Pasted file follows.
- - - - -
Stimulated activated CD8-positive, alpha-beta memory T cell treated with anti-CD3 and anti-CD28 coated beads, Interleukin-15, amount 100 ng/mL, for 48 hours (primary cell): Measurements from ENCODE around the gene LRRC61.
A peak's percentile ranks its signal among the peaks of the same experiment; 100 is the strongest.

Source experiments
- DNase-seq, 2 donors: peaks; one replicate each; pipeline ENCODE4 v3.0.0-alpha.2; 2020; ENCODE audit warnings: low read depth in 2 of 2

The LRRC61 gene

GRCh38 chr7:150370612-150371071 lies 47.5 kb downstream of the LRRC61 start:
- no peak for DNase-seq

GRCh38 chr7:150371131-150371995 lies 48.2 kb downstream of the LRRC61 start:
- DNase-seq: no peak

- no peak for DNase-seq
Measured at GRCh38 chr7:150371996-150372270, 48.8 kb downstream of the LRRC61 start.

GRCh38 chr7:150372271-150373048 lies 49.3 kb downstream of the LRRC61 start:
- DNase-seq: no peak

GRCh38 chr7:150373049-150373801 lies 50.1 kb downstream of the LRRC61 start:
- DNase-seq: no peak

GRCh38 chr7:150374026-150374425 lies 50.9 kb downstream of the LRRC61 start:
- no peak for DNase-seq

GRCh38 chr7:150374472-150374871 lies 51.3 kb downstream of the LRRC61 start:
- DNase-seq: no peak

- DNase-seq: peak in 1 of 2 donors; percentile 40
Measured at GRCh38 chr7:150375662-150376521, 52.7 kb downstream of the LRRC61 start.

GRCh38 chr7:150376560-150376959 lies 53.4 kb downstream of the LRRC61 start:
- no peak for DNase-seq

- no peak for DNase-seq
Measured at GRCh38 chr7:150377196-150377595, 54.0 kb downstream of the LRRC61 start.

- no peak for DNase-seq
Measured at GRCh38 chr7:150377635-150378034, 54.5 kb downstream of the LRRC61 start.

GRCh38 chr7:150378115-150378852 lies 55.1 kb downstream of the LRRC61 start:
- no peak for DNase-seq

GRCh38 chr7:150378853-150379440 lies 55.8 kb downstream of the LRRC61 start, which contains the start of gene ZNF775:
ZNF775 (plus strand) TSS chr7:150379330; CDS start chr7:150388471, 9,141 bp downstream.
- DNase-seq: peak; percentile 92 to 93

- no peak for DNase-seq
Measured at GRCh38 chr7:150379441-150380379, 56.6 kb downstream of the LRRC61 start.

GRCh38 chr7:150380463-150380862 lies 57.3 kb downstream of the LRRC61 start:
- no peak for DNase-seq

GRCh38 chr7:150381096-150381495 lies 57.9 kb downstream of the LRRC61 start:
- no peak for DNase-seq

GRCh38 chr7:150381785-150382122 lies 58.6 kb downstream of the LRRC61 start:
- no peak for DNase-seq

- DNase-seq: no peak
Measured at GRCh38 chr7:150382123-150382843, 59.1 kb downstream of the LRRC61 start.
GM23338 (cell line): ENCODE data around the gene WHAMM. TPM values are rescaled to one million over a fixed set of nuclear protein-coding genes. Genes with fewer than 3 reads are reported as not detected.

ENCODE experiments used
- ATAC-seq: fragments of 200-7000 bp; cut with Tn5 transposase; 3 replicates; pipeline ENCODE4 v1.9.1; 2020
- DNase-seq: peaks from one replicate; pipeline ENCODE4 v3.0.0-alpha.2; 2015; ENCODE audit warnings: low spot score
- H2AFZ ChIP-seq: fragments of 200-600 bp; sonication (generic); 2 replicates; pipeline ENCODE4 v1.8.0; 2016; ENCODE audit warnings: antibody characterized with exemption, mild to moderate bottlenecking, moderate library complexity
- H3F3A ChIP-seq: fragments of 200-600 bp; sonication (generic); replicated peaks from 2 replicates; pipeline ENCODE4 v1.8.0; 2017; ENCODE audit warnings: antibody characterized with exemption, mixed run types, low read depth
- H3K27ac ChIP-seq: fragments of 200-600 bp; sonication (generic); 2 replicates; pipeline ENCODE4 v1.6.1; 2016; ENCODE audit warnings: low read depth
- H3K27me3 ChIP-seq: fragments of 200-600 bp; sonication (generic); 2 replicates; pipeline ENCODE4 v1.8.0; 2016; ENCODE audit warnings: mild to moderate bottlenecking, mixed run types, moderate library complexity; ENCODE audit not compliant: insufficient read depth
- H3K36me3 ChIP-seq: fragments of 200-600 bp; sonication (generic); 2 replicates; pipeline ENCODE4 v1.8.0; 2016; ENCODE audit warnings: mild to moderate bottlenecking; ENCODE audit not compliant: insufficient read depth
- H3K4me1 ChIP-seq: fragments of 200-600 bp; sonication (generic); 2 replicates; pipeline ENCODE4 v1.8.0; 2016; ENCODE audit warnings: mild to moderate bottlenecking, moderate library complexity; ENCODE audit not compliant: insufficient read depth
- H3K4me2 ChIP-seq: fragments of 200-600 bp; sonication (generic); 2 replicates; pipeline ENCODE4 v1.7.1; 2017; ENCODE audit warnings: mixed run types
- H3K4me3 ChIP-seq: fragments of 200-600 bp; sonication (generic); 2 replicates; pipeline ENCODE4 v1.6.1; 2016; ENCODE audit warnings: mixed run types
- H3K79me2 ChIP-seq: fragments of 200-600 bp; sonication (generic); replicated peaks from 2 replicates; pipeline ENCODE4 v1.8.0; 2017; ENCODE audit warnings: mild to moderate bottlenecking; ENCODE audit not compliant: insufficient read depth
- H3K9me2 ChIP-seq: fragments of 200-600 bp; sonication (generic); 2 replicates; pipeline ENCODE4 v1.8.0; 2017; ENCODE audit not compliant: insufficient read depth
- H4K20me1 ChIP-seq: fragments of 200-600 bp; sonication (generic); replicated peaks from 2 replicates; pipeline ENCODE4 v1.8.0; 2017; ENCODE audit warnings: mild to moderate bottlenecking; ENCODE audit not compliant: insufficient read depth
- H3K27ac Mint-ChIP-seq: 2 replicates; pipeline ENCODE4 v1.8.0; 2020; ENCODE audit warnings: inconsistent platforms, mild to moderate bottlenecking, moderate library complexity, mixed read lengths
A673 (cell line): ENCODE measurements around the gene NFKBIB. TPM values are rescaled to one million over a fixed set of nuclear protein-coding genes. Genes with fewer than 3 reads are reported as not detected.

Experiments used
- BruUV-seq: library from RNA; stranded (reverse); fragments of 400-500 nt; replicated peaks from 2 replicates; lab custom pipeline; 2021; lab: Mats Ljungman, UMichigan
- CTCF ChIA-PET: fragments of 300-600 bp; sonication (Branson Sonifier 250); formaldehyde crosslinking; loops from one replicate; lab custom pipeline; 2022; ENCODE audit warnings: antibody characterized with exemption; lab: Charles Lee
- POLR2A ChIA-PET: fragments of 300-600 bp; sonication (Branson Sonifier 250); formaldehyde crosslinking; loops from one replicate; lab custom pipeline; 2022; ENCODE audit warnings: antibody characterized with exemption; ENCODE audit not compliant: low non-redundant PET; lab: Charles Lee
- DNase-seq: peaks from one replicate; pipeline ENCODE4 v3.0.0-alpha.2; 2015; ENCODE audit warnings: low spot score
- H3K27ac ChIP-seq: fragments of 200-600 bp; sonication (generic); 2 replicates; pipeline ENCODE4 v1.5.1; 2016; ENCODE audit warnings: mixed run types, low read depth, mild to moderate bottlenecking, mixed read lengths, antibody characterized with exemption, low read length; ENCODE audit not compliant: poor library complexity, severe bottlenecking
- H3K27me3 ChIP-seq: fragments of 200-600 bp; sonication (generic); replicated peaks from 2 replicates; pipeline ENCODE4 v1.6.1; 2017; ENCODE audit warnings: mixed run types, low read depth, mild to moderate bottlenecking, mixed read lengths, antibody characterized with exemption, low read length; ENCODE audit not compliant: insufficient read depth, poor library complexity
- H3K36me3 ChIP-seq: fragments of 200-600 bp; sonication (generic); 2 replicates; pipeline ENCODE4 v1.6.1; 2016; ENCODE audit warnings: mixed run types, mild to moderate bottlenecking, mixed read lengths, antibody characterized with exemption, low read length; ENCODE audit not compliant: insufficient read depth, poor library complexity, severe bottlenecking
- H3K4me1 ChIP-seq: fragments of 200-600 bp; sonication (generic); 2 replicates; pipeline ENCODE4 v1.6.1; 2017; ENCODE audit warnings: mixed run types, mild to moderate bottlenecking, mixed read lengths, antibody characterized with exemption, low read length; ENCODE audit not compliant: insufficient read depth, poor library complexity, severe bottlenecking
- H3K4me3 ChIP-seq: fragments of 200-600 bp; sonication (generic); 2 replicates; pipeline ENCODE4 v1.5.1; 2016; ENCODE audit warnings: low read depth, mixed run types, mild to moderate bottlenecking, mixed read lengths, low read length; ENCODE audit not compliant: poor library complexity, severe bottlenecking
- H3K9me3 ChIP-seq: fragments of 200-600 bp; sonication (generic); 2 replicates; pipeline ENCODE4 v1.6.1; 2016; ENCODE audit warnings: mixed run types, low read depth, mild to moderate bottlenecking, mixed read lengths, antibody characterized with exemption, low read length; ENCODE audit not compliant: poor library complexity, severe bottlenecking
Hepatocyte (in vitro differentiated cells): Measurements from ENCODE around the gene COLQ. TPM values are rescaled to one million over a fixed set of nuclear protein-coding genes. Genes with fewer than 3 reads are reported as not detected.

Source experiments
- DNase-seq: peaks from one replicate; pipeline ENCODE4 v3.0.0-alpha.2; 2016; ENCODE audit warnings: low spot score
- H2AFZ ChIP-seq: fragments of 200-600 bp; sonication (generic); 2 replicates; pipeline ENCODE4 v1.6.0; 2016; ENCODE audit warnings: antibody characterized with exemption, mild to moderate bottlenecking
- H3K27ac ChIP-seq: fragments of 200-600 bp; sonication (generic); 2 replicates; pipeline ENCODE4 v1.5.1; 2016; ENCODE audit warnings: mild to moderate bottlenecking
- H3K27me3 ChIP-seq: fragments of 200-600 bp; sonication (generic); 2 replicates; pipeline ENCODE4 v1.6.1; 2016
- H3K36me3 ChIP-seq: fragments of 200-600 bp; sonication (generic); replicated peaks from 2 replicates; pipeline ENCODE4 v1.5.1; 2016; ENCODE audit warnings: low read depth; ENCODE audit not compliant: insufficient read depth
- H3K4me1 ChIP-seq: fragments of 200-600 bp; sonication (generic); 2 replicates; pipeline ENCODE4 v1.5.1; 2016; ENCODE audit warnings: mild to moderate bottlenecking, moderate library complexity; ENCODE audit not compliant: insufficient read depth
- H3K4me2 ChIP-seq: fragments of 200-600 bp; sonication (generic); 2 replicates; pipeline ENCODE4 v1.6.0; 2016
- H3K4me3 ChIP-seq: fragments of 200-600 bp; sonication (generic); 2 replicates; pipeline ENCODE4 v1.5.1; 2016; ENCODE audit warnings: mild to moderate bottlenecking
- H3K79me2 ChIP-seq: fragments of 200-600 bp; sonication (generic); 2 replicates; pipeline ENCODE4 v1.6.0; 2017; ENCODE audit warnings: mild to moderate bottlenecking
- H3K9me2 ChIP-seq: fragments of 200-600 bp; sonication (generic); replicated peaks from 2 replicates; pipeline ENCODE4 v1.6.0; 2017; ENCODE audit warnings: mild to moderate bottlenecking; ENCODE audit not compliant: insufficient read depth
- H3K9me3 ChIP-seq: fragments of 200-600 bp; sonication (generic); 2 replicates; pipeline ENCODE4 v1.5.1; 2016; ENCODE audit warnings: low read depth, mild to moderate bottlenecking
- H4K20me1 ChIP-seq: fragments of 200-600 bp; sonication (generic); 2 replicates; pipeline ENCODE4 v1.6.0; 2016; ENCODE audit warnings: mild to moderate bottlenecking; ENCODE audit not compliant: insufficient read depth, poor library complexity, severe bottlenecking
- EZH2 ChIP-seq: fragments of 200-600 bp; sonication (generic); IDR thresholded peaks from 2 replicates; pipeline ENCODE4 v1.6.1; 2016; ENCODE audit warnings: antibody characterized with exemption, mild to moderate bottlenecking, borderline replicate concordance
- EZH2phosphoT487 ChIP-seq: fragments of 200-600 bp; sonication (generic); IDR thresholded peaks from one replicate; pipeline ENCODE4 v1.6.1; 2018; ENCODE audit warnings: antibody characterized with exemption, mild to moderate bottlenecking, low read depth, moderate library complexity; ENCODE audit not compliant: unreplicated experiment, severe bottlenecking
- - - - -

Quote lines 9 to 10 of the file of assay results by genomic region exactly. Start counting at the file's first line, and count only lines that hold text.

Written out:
- DNase-seq: no peak

- no peak for DNase-seq